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Judge Aaron Persky: Dolores Huerta, women’s right to choose invoked in recall battle

Proponents of ousting a Santa Clara County judge over the controversial sentence he gave nearly two years ago to a former Stanford athlete in a sensational sexual assault case have mailed a flyer to voters proclaiming support for the measure by  a Latina icon — Dolores Huerta, co-founder of United Farm Workers.
Recall opponents also announced a coup of their own – endorsements by two leading Congresswomen, Zoe Lofgren (D-San Jose) and Anna Eshoo (D-Palo Alto), who want to retain Judge Aaron Persky.
Neither congresswoman in a joint news release issued Wednesday debated the merits of Persky’s decision nearly two years ago to sentence former Stanford swimmer Brock Turner to six months in jail for sexually assaulting an intoxicated, unconscious woman outside a campus frat party. Turner wound up serving only three months in county jail under a policy aimed at reducing overcrowding. Under state law, he must register as a sex offender for the rest of his life .
Instead, they argued that judges need to be insulated from political pressure for lawful decisions in the Trump era, among other reasons to hold the line on “a woman’s right to choose,” oppose the Muslim ban and keep “DACA kids” here.
The lastest volley of endorsements comes as voters in Santa Clara County will decide on June 5 whether to unseat Persky. If the recall succeeds, Persky would become only the fourth judge in California history to be booted out of office before his term is up — and the first in 86 years.
Voters also will get a chance to choose between two candidates who are running to succeed Persky, if he is ousted: civil attorney Angela Storey and prosecutor Cindy Hendrickson. Storey has called the recall a “dangerous precedent” and said voters should focus on changing laws when they disagree with outcomes rather than removing judges. Hendrickson has declined to comment on the Turner case but said she supports the recall.
The pro-recall mailer featuring a young Huerta with a megaphone also included the slogan “Si Se Puede,” or “Yes, we can,” an apparent bid for the Latino vote. But recall leader Michele Dauber said the mailer was not sent just to Latino voters, noting that Huerta, now 88, is a nationally known civil rights activist.
The campaign to recall Judge Aaron Persky touts the endorsement of Latina icon Dolores Huerta in a mailer that was sent to voters in late May 2018. Huerta co-founded United Farm Workers.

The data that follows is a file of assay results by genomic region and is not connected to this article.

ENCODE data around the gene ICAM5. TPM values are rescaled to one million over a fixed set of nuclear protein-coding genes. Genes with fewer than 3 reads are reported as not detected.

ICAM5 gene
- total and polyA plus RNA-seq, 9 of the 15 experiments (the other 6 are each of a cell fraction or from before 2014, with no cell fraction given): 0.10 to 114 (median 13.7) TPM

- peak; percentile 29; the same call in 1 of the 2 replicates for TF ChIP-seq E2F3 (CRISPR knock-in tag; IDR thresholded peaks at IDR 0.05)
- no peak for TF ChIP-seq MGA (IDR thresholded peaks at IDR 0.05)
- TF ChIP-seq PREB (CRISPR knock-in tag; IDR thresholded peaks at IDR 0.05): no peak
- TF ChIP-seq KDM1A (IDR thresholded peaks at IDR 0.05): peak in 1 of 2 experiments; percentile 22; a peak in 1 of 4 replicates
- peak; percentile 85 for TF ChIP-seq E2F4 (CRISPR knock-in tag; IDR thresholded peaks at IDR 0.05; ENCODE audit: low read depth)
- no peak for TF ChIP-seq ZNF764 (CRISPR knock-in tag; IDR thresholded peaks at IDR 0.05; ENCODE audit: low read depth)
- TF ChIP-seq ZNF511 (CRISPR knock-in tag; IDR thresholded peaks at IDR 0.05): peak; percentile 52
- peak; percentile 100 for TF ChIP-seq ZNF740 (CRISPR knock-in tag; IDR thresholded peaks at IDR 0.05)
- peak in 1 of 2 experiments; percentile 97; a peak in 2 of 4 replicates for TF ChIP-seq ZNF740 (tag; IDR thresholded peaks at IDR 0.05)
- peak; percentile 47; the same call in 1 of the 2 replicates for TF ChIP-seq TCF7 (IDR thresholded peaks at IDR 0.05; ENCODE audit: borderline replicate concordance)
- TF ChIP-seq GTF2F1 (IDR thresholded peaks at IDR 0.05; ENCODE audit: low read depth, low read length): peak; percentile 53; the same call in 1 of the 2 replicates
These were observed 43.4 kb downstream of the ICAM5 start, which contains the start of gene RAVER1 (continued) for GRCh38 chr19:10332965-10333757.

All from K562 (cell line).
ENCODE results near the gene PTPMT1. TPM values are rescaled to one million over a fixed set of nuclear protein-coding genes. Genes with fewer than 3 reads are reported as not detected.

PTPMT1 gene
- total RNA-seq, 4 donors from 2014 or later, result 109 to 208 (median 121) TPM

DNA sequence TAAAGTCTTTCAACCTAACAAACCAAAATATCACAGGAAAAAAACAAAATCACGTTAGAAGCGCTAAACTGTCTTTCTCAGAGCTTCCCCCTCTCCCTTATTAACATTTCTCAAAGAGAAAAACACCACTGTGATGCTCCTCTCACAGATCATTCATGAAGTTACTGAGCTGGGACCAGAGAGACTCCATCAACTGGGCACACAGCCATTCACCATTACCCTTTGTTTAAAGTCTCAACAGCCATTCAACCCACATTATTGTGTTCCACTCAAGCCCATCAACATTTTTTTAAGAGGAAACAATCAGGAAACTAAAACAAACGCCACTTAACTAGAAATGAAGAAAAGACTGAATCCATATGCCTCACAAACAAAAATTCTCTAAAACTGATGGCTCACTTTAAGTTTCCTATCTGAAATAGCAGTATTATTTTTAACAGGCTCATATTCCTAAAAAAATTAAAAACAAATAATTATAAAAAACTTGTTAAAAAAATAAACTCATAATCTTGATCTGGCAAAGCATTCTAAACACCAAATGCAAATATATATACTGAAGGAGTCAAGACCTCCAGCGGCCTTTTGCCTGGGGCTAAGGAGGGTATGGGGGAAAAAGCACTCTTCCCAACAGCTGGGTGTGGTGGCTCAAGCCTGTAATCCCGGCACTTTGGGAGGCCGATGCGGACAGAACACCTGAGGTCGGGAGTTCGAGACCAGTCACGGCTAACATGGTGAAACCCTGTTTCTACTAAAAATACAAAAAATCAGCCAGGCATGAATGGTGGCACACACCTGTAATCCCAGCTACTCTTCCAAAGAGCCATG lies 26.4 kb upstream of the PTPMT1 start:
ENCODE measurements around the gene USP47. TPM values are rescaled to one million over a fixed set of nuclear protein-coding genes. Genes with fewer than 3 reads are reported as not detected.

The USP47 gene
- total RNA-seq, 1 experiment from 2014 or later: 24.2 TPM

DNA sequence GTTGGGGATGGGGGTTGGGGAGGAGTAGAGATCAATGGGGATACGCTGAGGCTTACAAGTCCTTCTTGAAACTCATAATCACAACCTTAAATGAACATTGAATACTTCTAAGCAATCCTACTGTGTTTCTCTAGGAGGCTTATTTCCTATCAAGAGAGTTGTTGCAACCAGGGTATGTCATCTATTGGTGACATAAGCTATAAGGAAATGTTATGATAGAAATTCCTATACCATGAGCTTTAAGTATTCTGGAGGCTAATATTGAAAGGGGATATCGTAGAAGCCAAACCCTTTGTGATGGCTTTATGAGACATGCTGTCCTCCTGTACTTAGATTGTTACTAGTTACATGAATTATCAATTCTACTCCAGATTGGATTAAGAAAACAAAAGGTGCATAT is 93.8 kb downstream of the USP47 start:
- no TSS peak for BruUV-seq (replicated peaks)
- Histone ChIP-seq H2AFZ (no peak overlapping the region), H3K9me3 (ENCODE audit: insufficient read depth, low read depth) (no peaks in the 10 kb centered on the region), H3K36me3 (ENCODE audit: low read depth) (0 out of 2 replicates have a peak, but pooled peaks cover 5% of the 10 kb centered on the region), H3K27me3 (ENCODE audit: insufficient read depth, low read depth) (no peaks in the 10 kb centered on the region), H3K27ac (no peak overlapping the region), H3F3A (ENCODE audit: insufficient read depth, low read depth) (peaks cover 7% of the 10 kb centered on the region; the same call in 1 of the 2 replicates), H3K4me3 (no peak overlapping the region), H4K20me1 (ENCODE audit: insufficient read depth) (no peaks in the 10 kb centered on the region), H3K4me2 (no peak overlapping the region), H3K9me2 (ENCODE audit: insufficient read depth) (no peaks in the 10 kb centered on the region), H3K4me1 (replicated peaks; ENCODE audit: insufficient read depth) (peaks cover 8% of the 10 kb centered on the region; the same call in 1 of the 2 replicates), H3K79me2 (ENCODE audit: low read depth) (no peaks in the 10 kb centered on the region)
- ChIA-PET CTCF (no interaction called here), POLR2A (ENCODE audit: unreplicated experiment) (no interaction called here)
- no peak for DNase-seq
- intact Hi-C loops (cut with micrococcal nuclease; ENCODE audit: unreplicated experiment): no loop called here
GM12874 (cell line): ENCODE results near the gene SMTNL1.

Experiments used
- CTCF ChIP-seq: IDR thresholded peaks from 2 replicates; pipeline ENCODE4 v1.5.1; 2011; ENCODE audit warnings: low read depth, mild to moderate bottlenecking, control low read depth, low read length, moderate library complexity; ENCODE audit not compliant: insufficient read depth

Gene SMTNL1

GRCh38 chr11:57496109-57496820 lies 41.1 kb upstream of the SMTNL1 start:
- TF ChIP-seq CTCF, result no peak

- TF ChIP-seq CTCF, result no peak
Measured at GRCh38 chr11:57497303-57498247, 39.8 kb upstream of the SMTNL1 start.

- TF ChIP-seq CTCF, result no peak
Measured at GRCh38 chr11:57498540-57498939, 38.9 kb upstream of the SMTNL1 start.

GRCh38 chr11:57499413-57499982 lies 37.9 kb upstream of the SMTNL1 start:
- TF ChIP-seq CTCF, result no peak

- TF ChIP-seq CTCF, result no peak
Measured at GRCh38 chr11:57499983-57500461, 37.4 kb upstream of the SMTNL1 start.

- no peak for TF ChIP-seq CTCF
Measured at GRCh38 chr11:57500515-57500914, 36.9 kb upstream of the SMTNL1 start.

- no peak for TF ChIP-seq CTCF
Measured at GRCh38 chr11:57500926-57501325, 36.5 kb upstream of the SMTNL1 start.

Recall opponents view the effort to oust Persky as a crusade that threatens to exacerbate injustice by frightening other judges into imposing longer sentences, which they say will mostly harm lower-income racial minorities who are disproportionately involved in the criminal justice system.
However, a recent poll of likely voters conducted for this news organization and the Silicon Valley Leadership Group showed that 51 percent of voters of color favored the recall, compared to 45 percent of whites. But more voters of color — 27 percent — are undecided, compared to 18 percent of white voters.
They argue that dependence from popular opinion is what has allowed judges to rule on civil rights, integrated schools, free speech, access to birth control and marriage equality. The effort to retain Persky is supported by Santa Clara County District Attorney Jeff Rosen, county Public Defender Molly O’Neal and legal luminaries such as Erwin Chemerinsky, dean of UC-Berkeley’s law school.
The recall campaign is backed by women’s rights organizations such as the Feminist Majority and the National Organization for Women, and by New York Senator Kirsten Gillibrand and Anita Hill.
In a Vogue magazine article Wednesday titled “Rape Culture is on the Ballot In California,” Persky’s leading donor, San Jose lawyer Jim McManis appears to dispute the facts in the Turner case. Referring to the victim known as Emily Doe, McManis is quoted as saying, “This woman was not attacked” and implied that she was partly to blame because she “had been drinking before she arrived at the fraternity party.”
McManis could not be immediately reached for comment.

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